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Political newcomer Murray Anderson, appointed incumbent Mike Pacheco, and incumbent Virginia "Ginger" Ward will all be sworn in to the next session of the Holtville City Council on Monday, Dec. 14, after winning the Nov. 3 general election for three seats on the council. | FILE PHOTO ILLUSTRATION

Holtville Council Members Highlight Priorities Ahead of Swearing-in

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HOLTVILLE — The reorganization of the Holtville City Council is scheduled for Monday, Dec. 14, when the three candidates who received the most votes on Nov. 3 will take the oath of office and begin their four-year terms.

Two current incumbents are among the group, including two-term council member Virginia “Ginger” Ward, and Michael Pacheco, who was appointed to the council in April 2019.

Pacheco said that his priorities for his coming term will be no different from his focus over the past year and a half: maintaining both a balanced general fund budget and the city’s infrastructure.

In respect to infrastructure improvements, Pacheco, the Imperial Irrigation District water manager for the past five years, said he would like to see the city continue to rehabilitate its water treatment plant.

Upgrades are required for the plant’s aged system controls and to deal with previous total trihalomethanes (TTHM) issues in the water supply, which is a common concern many Valley cities are dealing with.

“That’s very important for a city to have those services in top shape,” Pacheco said on Tuesday, Dec. 8.

Aside from the time he has served on the council, Pacheco said his coming term will be further aided by the year and a half he spent on the city’s Planning Commission, where he initially gained insight into the city’s services and operations.

It was during that time that he came to a better understanding of the city’s housing needs.

“I still think it’s going to be something to work on,” Pacheco said.

He also credits a tour of the city that City Manager Nick Wells had provided Pacheco prior to his being sworn in as a council member last year. The tour included visits to the city’s water and sewer treatment plants, as well as discussion of ongoing projects and topics of concern.

“For me, it was a real good way to get into it and get a view of what’s going on,” Pacheco said.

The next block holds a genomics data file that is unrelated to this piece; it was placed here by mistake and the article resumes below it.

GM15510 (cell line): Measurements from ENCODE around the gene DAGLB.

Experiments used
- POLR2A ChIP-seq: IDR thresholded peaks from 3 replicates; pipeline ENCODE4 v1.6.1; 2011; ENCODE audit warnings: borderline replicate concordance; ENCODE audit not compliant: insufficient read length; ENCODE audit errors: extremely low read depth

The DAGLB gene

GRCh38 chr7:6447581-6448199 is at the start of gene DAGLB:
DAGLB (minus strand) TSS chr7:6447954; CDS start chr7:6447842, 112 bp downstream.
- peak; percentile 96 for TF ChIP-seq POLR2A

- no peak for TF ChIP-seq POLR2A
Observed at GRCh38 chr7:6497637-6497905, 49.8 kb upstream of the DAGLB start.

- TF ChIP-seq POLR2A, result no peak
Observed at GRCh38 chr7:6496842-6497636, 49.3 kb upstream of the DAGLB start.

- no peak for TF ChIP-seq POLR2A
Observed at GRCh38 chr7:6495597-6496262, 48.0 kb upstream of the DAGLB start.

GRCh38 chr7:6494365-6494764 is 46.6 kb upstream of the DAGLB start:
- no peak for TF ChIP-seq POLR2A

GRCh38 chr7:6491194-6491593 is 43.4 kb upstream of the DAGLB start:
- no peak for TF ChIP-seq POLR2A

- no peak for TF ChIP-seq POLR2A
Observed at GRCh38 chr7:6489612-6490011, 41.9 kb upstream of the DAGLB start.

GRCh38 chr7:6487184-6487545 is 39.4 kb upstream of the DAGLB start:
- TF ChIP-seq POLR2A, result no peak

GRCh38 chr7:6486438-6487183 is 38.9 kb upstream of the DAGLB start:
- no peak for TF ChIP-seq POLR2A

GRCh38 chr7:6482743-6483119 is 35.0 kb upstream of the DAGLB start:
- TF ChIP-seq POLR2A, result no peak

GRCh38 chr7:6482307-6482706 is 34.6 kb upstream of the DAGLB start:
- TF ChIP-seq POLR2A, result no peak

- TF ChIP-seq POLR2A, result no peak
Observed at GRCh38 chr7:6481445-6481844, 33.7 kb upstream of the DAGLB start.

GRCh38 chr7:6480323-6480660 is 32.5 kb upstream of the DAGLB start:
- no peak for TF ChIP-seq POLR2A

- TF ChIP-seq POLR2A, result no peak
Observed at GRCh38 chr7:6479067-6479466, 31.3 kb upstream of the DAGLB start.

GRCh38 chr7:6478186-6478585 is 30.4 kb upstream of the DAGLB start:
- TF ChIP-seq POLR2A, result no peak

With his seating on the council just days away, council member-elect Murray Anderson was recently taken on such a hours-long tour by Wells, too.

Although Anderson was raised in Holtville, he admittedly wasn’t all that aware of how the city’s water infrastructure functioned until he took part in the tour with Wells.

“It’s all very interesting, but stuff you don’t think about as a regular citizen,” Anderson said on Dec. 8. “It was eye-opening, very informing.”

The political newcomer will be the elected body’s newest member come Monday and was motivated to run for office to help ensure Holtville’s commercial and residential development doesn’t do more harm than good to the city’s family-friendly rural atmosphere.

“I just want to bring a fresh set of eyes and a different set of questions about things that come up with the council,” said Anderson, who is employed at AccentCare Home Health in El Centro as a home health coordinator.

As someone who has been observing the City Council conduct its business from the outside for the past several months, he acknowledged that he hasn’t been privy to the information that council members are provided during the closed session portions of council meetings. Once seated on the council, Anderson said he is hopeful those closed sessions may alleviate some of the lingering questions he has at times been left with.

Going forward, one particular area of focus will be public safety, and how police services may potentially be impacted by pending and proposed housing developments, he said.

“That just something I’d like to hear from the Sheriff’s Office,” Anderson said.

He would also like to see greater collaboration on community events between the city and the Holtville Unified School District to further help improve residents’ quality of life.

With the commencement of his first term in public office starting Monday, Anderson said it is premature to say whether he has plans to seek re-election or aspire to a higher office. He said his obligations as Holtville High’s girls’ basketball coach may determine his course of action once his four-year term concludes.

“I got to see how this goes first,” Anderson said.

Although Ginger Ward did not respond to a request for comment, she previously stated during the Oct. 29 candidate forum that her priorities, if elected, would be support the city’s continued growth, beautification, public safety and assisting its elderly population.